San Francisco Fed President John Williams, in a speech Thursday, said he anticipates a move this year. “I view the next appropriate step as gradually raising interest rates, most likely starting sometime later this year. Of course, that view is not immutable and will respond to economic developments over time.”
Central-bank officials said the growth outlook and job performance are critical in their judgment about whether inflation is firming near two percent and the time to move on rates has arrived. The Fed’s inflation forecast places great weight on slack in the economy. As growth picks up and unemployment falls, officials believe, slack diminishes and puts upward pressure on prices. A growth slowdown now, thus, could hurt their confidence about both inflation and jobs.
“Most members agreed that their confidence that inflation would move to the [Fed’s] inflation objective would increase if, as expected, economic activity continued to increase at a moderate rate and labor market conditions improved further,” the minutes said. A few also said their confidence would rise if they saw wages picking up, though that wasn’t a precondition for a rate increase.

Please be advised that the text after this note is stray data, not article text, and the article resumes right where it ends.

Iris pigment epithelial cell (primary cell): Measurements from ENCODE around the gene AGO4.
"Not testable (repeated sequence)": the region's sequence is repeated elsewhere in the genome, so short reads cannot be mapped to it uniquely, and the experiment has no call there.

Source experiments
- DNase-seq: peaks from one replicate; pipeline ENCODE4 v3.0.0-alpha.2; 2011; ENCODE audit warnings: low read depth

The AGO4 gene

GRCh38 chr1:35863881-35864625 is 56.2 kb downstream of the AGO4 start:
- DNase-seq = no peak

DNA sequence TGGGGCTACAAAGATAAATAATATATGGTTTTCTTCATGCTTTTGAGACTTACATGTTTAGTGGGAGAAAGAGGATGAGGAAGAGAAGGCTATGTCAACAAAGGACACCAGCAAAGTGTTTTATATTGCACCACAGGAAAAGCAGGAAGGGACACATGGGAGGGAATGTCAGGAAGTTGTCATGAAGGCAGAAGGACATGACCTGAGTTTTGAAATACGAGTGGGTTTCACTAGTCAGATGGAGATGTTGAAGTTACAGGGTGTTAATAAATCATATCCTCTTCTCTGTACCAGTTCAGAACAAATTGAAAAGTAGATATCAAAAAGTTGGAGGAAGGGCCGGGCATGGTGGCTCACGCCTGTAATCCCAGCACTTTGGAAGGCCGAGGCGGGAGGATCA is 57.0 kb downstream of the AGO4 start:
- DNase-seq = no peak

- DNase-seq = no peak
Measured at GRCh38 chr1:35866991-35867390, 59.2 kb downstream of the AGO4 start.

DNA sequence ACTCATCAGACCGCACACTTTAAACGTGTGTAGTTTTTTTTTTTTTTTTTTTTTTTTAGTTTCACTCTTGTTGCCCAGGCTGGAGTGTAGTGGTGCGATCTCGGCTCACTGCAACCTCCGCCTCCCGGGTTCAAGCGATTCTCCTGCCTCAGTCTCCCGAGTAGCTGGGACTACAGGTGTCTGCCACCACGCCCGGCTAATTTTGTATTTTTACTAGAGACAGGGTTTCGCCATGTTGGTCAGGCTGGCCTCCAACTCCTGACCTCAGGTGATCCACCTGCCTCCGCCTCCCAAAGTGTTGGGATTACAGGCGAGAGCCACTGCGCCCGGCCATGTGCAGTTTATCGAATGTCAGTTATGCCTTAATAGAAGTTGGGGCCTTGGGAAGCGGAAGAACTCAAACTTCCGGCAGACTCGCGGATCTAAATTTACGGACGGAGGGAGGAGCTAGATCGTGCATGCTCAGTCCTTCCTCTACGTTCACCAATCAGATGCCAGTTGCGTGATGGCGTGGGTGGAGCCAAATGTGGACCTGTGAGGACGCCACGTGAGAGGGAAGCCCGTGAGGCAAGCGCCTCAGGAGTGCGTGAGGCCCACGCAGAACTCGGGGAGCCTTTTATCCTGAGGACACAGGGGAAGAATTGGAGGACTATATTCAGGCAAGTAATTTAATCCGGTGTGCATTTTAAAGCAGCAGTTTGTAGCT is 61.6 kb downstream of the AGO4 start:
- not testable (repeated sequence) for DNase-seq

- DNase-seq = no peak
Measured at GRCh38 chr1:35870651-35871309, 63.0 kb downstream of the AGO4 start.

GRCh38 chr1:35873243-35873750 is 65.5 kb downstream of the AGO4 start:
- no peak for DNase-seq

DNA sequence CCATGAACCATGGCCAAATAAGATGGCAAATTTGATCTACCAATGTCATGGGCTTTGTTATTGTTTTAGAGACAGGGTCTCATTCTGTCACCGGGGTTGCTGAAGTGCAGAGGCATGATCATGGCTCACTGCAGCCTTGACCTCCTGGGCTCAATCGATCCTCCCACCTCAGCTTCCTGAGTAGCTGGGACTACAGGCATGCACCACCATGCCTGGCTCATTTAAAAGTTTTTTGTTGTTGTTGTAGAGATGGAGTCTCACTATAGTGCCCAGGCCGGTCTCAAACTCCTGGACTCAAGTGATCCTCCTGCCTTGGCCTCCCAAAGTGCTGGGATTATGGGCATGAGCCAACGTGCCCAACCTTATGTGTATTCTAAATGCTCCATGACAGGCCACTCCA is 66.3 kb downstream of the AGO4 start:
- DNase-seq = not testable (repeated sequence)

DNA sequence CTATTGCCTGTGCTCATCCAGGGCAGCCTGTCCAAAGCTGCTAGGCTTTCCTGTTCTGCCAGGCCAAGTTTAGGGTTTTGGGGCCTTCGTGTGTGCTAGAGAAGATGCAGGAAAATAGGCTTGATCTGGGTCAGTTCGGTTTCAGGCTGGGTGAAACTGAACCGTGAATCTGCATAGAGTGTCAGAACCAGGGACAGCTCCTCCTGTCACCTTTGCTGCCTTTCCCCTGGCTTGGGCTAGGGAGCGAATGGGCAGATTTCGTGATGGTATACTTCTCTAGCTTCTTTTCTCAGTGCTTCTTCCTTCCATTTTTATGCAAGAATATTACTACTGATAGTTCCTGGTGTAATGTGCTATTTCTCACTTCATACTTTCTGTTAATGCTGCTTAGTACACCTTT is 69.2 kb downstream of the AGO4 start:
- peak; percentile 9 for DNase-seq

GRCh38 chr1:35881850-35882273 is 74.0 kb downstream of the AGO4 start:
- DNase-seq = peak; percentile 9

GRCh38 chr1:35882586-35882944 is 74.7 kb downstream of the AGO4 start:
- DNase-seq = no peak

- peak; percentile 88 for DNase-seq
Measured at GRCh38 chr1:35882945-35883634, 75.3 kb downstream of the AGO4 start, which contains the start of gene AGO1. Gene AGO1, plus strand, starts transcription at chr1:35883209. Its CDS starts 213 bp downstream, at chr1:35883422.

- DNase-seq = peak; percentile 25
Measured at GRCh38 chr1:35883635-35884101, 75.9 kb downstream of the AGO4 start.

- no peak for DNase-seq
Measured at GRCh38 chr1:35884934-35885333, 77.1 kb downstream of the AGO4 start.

“Other factors important in the committee’s assessment of the inflation outlook were; the expectation that the influences of lower energy and commodity prices on headline inflation would abate, as had occurred in previous episodes, and that inflation expectations would remain stable.”
Though the Fed focuses on inflation and unemployment, some officials also are worried about excesses building in the financial system. Some worried that delaying rate increases could lead to an “undesired buildup” of financial imbalances that “would be costly to unwind and that eventually could have adverse consequences for economic growth.” However, we’ve been in uncharted waters since the creation of Quantitative Easing began, and I’ll bet these are the same Fed Members who were calling for a rate hike this time last years. Aren’t we lucky we didn’t follow the path they wanted us to go down then?